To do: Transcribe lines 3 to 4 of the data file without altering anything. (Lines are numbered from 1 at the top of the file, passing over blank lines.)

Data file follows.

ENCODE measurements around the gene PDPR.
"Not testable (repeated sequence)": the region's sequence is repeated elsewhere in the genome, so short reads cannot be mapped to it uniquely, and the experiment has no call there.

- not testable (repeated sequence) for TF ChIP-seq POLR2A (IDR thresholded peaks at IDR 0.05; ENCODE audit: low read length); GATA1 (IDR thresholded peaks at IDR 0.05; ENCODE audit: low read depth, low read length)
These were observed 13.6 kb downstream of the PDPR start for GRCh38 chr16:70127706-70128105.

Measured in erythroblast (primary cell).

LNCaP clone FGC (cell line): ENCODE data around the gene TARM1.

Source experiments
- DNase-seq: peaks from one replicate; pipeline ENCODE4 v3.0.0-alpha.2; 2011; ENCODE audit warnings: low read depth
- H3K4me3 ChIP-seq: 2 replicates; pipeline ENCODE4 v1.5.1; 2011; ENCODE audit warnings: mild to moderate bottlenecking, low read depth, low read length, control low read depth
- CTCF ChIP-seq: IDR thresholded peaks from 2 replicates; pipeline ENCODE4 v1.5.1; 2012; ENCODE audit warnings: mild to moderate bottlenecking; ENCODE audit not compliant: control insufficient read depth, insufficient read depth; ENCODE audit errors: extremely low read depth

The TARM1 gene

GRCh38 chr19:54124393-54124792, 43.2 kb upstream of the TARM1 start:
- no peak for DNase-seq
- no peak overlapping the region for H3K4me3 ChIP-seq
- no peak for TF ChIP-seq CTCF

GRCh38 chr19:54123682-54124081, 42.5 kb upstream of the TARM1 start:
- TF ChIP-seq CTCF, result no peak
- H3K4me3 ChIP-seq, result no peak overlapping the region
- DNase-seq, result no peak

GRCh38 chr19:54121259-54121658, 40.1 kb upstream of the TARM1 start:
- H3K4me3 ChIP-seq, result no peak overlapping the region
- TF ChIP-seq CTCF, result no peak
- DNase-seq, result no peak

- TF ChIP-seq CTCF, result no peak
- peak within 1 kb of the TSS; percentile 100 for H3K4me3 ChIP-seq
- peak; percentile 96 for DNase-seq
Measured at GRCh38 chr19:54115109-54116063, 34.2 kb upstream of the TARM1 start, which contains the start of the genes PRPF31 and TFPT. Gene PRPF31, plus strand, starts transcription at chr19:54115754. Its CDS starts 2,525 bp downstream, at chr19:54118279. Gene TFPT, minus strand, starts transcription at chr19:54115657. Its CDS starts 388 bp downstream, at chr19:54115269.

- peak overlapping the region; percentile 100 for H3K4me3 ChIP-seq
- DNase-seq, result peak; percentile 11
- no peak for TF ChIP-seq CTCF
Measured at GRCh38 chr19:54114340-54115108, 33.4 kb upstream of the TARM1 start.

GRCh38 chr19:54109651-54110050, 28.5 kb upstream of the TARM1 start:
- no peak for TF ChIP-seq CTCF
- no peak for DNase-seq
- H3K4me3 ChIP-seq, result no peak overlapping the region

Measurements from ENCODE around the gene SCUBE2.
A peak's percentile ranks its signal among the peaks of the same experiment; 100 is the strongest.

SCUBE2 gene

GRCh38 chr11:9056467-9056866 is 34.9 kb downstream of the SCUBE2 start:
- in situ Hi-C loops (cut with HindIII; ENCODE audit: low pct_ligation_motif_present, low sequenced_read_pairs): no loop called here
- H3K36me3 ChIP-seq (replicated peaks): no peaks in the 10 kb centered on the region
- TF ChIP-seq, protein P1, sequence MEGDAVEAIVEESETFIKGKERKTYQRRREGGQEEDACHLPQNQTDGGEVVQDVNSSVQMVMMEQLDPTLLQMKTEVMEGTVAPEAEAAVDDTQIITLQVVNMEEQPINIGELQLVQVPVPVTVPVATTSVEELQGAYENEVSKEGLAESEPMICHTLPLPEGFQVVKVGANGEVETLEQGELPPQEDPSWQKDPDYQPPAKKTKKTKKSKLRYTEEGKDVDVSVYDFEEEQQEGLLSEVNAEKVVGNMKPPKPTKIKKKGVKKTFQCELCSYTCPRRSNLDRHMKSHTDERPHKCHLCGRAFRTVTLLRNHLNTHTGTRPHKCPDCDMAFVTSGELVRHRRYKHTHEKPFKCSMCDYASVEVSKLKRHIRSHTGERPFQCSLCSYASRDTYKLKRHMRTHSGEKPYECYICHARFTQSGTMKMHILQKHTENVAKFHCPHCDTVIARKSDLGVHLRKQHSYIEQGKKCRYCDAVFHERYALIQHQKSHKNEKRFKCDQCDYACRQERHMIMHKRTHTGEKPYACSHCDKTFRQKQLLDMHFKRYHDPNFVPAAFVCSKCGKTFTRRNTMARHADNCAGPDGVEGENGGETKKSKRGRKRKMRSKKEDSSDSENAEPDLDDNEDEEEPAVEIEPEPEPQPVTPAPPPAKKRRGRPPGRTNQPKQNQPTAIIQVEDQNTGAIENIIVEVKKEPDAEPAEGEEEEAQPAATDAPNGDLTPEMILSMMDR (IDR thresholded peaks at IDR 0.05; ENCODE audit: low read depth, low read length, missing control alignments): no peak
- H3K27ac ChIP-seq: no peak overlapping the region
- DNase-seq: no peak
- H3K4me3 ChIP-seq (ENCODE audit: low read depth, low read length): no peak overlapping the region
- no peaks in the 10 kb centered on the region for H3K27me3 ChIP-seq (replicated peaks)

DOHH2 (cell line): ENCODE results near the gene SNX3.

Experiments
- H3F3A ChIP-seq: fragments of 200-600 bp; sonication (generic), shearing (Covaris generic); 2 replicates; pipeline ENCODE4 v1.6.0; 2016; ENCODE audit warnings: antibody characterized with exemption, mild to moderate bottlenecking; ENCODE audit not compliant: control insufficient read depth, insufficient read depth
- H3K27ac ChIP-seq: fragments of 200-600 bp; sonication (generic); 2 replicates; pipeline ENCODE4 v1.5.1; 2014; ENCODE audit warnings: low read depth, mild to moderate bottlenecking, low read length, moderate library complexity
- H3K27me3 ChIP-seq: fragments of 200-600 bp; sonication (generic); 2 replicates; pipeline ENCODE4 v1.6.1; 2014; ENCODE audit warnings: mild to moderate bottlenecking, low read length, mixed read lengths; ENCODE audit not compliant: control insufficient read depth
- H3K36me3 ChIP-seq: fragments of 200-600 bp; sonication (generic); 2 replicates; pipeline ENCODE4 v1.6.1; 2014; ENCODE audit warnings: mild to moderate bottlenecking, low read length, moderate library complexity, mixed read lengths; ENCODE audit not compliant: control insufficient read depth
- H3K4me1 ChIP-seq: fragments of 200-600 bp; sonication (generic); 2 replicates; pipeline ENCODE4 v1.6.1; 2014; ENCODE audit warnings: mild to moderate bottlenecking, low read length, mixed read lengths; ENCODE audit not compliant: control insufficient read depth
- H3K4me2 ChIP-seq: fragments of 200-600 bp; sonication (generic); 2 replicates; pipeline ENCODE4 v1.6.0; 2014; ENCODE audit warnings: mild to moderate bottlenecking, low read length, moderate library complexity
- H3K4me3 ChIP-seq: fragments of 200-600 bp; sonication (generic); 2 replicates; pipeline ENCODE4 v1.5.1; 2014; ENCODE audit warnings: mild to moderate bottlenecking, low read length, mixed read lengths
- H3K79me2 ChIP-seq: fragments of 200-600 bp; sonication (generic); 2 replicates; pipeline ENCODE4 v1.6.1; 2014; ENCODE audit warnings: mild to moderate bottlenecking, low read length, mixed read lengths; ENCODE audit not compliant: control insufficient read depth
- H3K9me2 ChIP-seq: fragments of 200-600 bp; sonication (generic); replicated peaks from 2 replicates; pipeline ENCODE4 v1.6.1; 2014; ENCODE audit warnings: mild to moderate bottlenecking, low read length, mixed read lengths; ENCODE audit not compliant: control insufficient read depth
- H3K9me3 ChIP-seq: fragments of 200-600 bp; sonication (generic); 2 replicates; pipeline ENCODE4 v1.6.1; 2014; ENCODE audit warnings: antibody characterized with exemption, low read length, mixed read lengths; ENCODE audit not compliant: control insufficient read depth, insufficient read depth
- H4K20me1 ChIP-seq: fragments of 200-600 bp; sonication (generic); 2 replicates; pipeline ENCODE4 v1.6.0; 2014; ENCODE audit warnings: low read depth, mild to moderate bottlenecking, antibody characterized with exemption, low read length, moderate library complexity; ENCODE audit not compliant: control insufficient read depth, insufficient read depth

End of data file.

- not testable (repeated sequence) for TF ChIP-seq POLR2A (IDR thresholded peaks at IDR 0.05; ENCODE audit: low read length); GATA1 (IDR thresholded peaks at IDR 0.05; ENCODE audit: low read depth, low read length)
These were observed 13.6 kb downstream of the PDPR start for GRCh38 chr16:70127706-70128105.